Are we there yet? My body already felt that it had marched through a whole day, but it was only early afternoon. The Shanghai Museum, an all too brief rest at the hotel then a traditional Chinese supper followed by an acrobatic show remained on the agenda for the day. A Shanghai Express indeed!
Fed and watered (well actually beer - it's safer than water) at a Mongolian BBQ, we got back on the bus. The driver adroitly manoeuvred the leviathan through Shanghai traffic and pulled up at the Shanghai Museum.
This very contemporary architecture houses ancient Chinese art, including bronze, jade, calligraphy, ceramics and more. To be honest a museum, almost any museum is not usually on my list of must see places in far away lands. This comes from growing up and now living near to a city with a world class museum (Royal Ontario Museum - the ROM) housing extensive cultural and natural history exhibits. When away from home I prefer to be outside where life is lived, with landscapes, buildings and people, but the Shanghai Museum was on the tour, so in we went, and I'm glad we did.
Turned loose to explore on our own, my love and I spent most of the time in the jade and bronze exhibits, though the calligraphy was also quite intriguing.
I was astounded to discover that anyone could put their camera lens right up against the glass display cases. Don't even think about trying that at the ROM! A burly security guard will materialize out of nowhere if it even looks like a finger is going to graze the glass. A camera lens pressed tight up against the case? The alarms will ring out, granting the offender a 'toes skimming the ground' escort from the building. Not so at the Shanghai Museum, though flash photography was forbidden in the calligraphy exhibition.
My energy was really flagging by now so I welcomed the short respite back at the hotel. I still had not made the connection between the air pollution and my deteriorating well being. I attributed the growing tightness in my chest to a developing upper respiratory infection and treated it accordingly, but even just walking was becoming an effort. I made it to supper and truly enjoyed the feast of delights rotating on the humongous lazy susan at the table. There is a certain etiquette to these family style repasts. Far from being a 'free for all' it is actually quite orderly: each one at the table helps themselves to the food on the serving platter in front of them; when all have done so, the lazy susan is rotated until the next platter of food lines up in front of the diners. Reaching across serving platters or asking for platters not in front of you is impolite, as is turning the lazy susan while others are still serving themselves from it. One other etiquette note - and this is a tough one for westerners, who were taught to finish everything on the plate - don't clean your plate, leave some food on it. An empty plate signals to the host that you did not get enough to eat and encourages some servers to bring out even more food!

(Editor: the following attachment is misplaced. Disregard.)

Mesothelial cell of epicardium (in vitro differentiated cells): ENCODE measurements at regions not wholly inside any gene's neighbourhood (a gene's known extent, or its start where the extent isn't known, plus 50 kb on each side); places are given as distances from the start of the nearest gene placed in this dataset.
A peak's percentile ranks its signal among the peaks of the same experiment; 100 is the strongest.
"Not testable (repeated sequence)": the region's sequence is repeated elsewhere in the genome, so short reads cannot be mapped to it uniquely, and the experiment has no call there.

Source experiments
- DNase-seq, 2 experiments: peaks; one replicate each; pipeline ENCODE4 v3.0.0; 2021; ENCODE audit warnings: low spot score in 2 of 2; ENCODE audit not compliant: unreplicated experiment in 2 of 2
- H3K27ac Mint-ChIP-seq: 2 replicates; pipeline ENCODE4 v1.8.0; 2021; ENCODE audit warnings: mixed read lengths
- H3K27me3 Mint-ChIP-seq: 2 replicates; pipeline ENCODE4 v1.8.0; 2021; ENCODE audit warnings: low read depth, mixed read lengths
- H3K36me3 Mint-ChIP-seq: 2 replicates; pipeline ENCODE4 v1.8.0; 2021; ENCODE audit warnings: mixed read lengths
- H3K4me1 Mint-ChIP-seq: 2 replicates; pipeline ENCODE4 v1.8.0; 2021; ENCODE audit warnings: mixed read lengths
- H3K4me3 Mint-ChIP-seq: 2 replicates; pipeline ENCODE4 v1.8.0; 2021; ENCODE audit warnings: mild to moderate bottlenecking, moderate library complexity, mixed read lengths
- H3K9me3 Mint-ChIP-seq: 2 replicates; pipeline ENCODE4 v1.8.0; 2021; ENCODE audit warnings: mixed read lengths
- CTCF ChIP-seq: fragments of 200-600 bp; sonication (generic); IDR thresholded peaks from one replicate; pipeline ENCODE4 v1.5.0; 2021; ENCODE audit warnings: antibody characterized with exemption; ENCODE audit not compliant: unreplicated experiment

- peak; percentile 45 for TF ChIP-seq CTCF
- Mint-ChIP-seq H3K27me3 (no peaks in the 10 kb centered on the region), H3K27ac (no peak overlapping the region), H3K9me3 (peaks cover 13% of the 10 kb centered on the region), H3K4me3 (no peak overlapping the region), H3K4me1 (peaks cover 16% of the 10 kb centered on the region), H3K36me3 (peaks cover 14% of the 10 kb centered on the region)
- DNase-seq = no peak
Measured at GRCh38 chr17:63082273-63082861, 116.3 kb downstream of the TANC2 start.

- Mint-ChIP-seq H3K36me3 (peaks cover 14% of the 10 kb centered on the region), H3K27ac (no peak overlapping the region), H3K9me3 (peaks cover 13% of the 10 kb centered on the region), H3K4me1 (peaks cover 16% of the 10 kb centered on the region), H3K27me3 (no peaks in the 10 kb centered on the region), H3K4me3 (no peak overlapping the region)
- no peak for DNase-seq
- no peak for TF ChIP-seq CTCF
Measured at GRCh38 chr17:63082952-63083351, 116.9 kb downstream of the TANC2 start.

I have no recollection of the Chinese acrobatic show which took place in the theatre of the Shanghai Centre. I know I went, but by that time I was having to concentrate on just breathing. I suppose it didn't help matters that I was getting frustrated and rather annoyed at not being able to enjoy all that was on offer. Let me call a spade a spade here and admit that I was seriously p!ssed off. Then the darkness came - but I wrote about that earlier.
Morning came and with it a revelation about the perils of fine particulate matter on lungs. Now armed with asthma drugs, an N95 mask and sheer determination, I pushed into the day.
First stop the Bund, a waterfront promenade; Renaissance to Gothic to art nouveau buildings on one bank, contemporary skyscrapers on the other. And smog.
|mask down for pictures :-)|
and hello Wuhan. My heart sank as the plane made it's final approach to the city. I was so sure the air in Shanghai had been an anomaly.
A prickling of fear invaded my spine. I reminded myself that I had appropriate drugs now - though I had no idea what I was taking - and I was wearing the best mask over my nose and mouth. My breathing had marginally improved. Onwards and upwards...
"Nothing can quite prepare you for the sheer size of Wuhan. At over 3000 square miles, this city is simply enormous." So reads the information sheet that Viking River Cruises provided. Is there any city in China that on one scale or another isn't ginormous? I suspect not.
But here is where I have my first encounter with the legendary Yangtze River. It flows through the heart of Wuhan where it also meets the Han River.
Here we board the Viking Emerald for a four day cruise along this, the longest river in Asia. Greeted by cymbals, drums and dragon, I allow myself to be in the moment.
©2014 April Hoeller